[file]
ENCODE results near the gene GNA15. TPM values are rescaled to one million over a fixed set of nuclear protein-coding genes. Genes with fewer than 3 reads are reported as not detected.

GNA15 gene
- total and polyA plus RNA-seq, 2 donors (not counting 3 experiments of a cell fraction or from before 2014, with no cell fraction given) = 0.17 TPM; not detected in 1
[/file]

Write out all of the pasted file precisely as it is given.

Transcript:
ENCODE results near the gene GNA15. TPM values are rescaled to one million over a fixed set of nuclear protein-coding genes. Genes with fewer than 3 reads are reported as not detected.

GNA15 gene
- total and polyA plus RNA-seq, 2 donors (not counting 3 experiments of a cell fraction or from before 2014, with no cell fraction given) = 0.17 TPM; not detected in 1